Keeping things simple? We know it’s a good idea, yet we struggle with achieving it. Sometimes we find ourselves so bogged down in details that we cannot see our way clear to how we can simplify.
Are we really so afraid of missing out that we must immerse ourselves in a surplus of “somethings” that have little meaning to us?
Do we over-complicate our lives without realizing we’ve done so?
“I’ve discovered two principles in recent years, and I live by them,” said an old friend to me, a few weeks ago.
“What are those principles?” I asked.
“Do what you love if at all possible. And be lucky.”
I smiled. I understood the first point, and likewise the second. We have control over the first to some degree, and less so when it comes to luck – the sort that we can’t “make.”
As for complications?
They seem to come in all forms – thrust upon us by “life,” or we have a hand in creating them (even unknowingly) – in our emotional lives, our work lives, our financial lives.
Realistically, we carry the burdens of a mix of worries and duties that are unanticipated and beyond our control, and others that we take on or manufacture, all on our own.
Planning to Overflow
Some of us are so committed to contingency planning that we take simple life tasks and weigh them down with an abundance of worst case scenarios.
We may be conditioned to do this from prior experience. A life in which we don’t have backup may add to the tendency to overcompensate in this area. Or, we may be worriers by nature.
I know myself to over-complicate in this way (though not in everything), and I’m consciously making an effort to do better.
Control, or Fear of Lack of Control?
Some of us complicate our lives subconsciously, repeating relationship patterns with friends and partners. We may take on troubled people, troubled situations, and responsibilities that become our own by virtue of making them our own – when we shouldn’t.
I think of those who take in strays (men or women who are fixer-uppers), entangling their lives or setting themselves up for heartbreak – or worse.
I wonder if we attempt to fight what we cannot control by (inadvertently) complicating situations and relationships, believing that will reduce our fear or worry.
Striving for Healthy Simplicity
And I look at the friend who is a master at keeping it simple – in style and in life – and I remind myself that he’s at a stage where he can.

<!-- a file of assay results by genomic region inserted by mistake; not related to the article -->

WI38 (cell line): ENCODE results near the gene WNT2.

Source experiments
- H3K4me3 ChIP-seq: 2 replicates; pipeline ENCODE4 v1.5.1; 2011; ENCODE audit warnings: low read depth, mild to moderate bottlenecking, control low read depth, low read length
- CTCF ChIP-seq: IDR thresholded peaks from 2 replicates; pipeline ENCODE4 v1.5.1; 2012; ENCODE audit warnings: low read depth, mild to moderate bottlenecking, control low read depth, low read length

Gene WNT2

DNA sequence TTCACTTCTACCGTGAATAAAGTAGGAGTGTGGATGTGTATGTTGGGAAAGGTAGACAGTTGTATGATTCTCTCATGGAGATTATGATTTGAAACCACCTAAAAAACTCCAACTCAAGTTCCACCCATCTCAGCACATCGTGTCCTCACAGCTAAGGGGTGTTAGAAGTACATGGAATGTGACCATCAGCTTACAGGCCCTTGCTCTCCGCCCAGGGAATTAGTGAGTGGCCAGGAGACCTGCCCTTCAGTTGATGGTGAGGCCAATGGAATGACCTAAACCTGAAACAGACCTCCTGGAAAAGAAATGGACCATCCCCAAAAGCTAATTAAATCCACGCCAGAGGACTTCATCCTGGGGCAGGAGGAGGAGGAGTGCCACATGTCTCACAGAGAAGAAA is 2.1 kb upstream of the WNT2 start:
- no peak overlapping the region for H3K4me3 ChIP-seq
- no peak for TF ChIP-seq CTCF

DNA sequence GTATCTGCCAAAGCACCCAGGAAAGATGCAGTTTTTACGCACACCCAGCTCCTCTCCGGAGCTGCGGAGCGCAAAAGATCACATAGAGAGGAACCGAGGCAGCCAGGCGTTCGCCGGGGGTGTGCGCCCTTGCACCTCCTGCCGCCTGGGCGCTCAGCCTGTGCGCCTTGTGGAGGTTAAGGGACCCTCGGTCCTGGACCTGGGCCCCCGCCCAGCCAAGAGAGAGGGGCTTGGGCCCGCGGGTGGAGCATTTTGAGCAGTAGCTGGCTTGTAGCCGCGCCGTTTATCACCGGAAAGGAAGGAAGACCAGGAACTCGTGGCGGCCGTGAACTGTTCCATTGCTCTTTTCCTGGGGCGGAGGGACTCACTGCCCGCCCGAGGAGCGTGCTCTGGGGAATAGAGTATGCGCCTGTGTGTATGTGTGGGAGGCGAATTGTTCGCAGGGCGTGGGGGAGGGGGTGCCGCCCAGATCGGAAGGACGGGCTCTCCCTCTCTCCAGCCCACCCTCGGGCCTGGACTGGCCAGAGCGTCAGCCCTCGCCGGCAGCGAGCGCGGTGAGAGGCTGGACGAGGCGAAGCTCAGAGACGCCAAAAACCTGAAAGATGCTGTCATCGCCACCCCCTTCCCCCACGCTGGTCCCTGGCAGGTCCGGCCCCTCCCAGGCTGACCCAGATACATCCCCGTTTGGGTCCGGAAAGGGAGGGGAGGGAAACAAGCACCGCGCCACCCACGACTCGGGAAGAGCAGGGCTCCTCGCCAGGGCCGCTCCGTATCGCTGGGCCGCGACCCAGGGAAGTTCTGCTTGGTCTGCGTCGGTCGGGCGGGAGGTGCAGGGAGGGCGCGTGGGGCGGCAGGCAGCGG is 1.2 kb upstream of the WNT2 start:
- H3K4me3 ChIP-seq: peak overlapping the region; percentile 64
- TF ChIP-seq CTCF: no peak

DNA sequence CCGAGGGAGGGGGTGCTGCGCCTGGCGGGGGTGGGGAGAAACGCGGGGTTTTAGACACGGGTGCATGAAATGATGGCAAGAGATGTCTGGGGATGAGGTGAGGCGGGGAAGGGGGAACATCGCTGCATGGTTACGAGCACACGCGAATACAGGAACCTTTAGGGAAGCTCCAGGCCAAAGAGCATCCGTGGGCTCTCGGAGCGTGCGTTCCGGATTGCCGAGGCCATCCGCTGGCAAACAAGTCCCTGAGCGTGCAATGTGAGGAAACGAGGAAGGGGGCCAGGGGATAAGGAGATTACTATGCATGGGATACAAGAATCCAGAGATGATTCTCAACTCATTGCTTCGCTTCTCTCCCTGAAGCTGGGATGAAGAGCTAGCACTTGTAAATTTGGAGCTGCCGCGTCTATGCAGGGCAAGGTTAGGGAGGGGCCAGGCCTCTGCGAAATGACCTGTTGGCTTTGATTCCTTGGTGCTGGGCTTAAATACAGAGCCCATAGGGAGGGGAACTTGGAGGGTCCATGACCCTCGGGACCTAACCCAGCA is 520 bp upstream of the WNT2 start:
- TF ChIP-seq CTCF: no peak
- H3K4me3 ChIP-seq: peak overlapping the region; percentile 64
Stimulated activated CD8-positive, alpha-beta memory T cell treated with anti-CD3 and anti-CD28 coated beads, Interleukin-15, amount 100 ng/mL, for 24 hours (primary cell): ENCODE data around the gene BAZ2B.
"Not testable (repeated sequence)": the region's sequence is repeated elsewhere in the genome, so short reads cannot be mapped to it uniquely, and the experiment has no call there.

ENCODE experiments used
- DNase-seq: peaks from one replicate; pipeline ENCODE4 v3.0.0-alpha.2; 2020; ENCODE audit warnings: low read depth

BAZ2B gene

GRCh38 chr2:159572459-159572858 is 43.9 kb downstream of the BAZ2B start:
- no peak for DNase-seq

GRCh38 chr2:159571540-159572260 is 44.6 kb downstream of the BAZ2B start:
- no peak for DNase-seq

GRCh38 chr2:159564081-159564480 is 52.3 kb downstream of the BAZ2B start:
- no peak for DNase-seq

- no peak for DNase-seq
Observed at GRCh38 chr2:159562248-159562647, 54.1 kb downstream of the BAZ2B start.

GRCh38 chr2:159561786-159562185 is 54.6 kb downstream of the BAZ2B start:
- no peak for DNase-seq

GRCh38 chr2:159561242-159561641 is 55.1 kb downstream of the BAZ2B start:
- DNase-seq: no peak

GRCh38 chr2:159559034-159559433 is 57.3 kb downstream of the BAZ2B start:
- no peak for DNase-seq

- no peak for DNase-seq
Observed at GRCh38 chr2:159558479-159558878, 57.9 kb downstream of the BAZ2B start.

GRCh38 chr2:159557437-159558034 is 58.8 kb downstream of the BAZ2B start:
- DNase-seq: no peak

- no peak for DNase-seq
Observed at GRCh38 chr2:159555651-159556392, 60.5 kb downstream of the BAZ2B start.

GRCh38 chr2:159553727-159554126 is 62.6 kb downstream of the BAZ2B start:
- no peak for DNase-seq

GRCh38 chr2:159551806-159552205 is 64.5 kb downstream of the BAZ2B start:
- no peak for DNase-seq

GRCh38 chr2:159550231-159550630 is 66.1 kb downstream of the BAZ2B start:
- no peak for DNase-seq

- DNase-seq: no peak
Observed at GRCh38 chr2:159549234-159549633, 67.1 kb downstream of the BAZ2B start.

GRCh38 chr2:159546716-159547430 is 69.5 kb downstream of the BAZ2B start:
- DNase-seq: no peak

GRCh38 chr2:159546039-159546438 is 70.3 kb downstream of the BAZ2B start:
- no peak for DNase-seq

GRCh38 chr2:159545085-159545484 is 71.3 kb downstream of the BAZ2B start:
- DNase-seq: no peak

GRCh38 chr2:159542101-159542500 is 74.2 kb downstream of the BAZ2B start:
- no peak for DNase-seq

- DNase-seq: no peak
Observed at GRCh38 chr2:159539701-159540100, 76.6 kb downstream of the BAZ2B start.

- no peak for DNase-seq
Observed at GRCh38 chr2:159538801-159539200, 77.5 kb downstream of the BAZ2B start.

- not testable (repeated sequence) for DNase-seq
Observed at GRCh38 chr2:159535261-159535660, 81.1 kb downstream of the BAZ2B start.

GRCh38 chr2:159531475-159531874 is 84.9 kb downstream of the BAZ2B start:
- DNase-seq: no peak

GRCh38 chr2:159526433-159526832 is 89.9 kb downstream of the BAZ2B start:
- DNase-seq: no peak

His children are now grown, he’s on a second career that feels meaningful to him, and he has streamlined every aspect of his lifestyle so that he’s comfortable, while requiring little that is material. Instead, he focuses on relationships and experiences, as well as pursuits that interest him.
Are Women More Likely to Complicate?
Is over-complicating a woman’s issue, a mother’s issue, or an accumulation of nature, nurture, and experience that leads us to overdo in a confusing and complex culture?
Even my friend acknowledges that my situation – logistically, financially, personally, professionally – is different from his. It is structurally more intricate, less predictable, and with others who depend on me in a way that isn’t true for him. As for the rest of his opinions on simplifying when we can?
Doing What You Love – If You’re Lucky
As for pursuing one’s passion, getting lucky, and facilitating both with sound judgment?
Writing is my passion and I love it. I’m not writing everything I wish I had time for, but doesn’t that offer more to look forward to? As for luck, these days, I’m feeling my share, though that wasn’t always the case.
When it comes to choices, my single mother life took me in a direction in which I made certain decisions – some good, some less so – and others were made for me, which I learned to live with. Most single parents could say the same.
Yet I’m convinced I can do better, and I take a lesson in simplifying when and where I can, hoping to accept necessary trade-offs that result in more deeply felt experiences and considerably less stress.
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